Murray came up again in Episode 4, when Jamie mentioned she’d found a “mouse skeleton, [so] Maybe Murray’s imaginary mouse,” was, as Paul finished for her, “not so imaginary.” That’s a double throwback: When Jamie threw out her back and had to drag herself around on the floor in “Get Back,” she exclaimed, “a mouse! There really is a mouse!”
There are more subtle parallels, too. Mark continues to dabble in some pretty bizarre things; and Ira is, once again, in love with an Italian woman that he risks losing by wanting to be more serious than she does. The backstory for one of Paul’s seemingly made-up words, “schmooey,” winds up causing trouble. Unlike with “splinky,” the secret word is about Paul’s childhood escapes (not Ira’s), and because “schmooey” has worked its way into the Buchman vernacular so deeply, its origins upset Jamie pretty badly.
A second (or third, maybe a hundredth) rewatch of the Mad About You revival will probably yield more recalls of the original series; and honestly? What’s the point in a nostalgia-fueled era of reboots if we can’t relive the good ol’ days?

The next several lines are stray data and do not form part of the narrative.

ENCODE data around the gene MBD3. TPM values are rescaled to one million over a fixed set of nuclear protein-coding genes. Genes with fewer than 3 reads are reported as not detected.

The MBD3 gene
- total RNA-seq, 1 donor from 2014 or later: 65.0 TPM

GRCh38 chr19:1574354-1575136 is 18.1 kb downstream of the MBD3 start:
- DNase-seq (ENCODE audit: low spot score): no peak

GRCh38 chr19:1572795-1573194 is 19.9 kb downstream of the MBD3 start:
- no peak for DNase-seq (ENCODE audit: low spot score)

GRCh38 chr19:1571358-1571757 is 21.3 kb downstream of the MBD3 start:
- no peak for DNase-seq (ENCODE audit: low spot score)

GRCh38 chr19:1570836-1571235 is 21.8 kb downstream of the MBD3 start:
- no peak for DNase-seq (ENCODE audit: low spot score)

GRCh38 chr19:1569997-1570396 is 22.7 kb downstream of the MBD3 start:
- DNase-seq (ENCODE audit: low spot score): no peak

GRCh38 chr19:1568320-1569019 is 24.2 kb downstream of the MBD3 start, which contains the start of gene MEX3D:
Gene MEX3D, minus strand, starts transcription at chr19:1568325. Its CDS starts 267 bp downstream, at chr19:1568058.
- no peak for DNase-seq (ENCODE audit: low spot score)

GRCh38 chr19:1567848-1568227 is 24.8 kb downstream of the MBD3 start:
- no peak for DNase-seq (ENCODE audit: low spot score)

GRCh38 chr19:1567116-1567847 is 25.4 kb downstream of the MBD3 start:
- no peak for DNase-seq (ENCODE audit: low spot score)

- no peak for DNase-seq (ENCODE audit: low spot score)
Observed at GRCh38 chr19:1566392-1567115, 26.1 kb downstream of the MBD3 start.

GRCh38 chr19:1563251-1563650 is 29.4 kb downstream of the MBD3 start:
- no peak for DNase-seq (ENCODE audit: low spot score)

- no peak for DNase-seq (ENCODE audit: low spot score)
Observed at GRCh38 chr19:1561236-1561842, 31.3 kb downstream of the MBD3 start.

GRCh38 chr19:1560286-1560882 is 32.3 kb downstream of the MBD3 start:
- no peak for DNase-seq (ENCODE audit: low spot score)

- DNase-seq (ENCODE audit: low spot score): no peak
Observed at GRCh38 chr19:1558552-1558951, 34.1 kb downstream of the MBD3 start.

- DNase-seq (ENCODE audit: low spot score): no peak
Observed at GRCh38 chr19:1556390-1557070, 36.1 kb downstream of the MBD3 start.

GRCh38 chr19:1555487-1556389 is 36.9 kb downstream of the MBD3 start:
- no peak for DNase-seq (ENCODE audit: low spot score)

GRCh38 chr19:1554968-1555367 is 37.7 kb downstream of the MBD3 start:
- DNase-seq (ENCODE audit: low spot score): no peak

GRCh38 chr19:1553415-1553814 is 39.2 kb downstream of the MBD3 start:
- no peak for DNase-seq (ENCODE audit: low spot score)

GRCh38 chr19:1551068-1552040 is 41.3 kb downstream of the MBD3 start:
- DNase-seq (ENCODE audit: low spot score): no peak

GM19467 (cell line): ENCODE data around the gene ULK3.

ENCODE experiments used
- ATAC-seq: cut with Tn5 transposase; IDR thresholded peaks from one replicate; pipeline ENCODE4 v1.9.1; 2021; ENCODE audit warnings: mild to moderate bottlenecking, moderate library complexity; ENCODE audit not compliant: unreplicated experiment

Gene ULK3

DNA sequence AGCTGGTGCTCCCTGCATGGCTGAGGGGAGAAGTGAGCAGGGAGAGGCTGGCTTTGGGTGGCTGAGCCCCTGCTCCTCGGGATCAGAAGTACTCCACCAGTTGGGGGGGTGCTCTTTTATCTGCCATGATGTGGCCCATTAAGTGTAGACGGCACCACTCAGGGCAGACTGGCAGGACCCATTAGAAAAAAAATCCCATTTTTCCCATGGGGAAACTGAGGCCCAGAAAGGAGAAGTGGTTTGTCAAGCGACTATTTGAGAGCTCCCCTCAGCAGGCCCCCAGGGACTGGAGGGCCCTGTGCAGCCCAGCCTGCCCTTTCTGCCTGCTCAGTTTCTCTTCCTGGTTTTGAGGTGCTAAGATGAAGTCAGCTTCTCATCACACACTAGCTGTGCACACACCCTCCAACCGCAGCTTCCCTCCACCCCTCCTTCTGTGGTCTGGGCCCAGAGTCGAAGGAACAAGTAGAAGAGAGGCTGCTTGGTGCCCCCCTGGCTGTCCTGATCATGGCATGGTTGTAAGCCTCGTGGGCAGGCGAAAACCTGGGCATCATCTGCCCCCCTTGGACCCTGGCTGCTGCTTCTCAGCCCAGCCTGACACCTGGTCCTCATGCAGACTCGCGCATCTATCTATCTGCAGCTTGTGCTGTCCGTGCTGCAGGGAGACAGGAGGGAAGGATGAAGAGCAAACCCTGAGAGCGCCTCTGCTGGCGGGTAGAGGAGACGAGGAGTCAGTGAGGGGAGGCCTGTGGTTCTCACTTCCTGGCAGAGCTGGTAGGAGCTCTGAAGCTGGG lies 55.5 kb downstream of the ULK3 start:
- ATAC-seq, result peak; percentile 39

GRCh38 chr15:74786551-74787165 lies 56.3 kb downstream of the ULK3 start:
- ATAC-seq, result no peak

Paul and Jamie Buchman are still them—exactly who viewers remember, yet older. In some ways, objectively, that could be a bad thing. Characters that haven’t grown, that aren’t remotely affected by the major events of the past 20 years, often read as problematic 2019. But the Buchmans have grown. They simply haven’t changed so much as to become unrecognizable, and that’s okay.